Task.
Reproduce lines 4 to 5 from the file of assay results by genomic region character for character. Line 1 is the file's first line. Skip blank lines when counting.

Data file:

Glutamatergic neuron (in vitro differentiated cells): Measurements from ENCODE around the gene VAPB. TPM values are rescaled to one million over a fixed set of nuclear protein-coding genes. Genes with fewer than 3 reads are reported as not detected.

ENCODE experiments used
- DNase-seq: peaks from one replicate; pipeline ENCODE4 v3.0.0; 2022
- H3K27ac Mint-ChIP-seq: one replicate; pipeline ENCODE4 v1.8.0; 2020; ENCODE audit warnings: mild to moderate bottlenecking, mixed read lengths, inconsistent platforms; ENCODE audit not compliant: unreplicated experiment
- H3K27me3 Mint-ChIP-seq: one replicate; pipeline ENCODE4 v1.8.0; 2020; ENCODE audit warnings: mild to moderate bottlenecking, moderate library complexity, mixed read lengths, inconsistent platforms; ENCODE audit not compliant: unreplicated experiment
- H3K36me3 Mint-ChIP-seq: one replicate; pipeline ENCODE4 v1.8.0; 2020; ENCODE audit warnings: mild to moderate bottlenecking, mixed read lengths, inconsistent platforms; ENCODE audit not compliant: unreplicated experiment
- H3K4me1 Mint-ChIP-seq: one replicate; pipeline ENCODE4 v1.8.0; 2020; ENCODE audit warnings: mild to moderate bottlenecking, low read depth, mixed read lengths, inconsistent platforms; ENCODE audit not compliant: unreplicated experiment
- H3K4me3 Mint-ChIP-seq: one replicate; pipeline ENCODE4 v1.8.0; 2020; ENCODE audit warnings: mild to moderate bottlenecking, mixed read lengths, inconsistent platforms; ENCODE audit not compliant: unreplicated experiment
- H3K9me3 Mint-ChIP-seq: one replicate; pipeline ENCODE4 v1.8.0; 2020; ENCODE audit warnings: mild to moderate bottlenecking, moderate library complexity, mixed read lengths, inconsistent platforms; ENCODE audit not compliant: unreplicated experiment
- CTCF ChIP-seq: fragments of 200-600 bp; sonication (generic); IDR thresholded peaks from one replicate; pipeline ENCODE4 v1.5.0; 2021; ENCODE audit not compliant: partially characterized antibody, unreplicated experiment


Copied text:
- H3K27ac Mint-ChIP-seq: one replicate; pipeline ENCODE4 v1.8.0; 2020; ENCODE audit warnings: mild to moderate bottlenecking, mixed read lengths, inconsistent platforms; ENCODE audit not compliant: unreplicated experiment
- H3K27me3 Mint-ChIP-seq: one replicate; pipeline ENCODE4 v1.8.0; 2020; ENCODE audit warnings: mild to moderate bottlenecking, moderate library complexity, mixed read lengths, inconsistent platforms; ENCODE audit not compliant: unreplicated experiment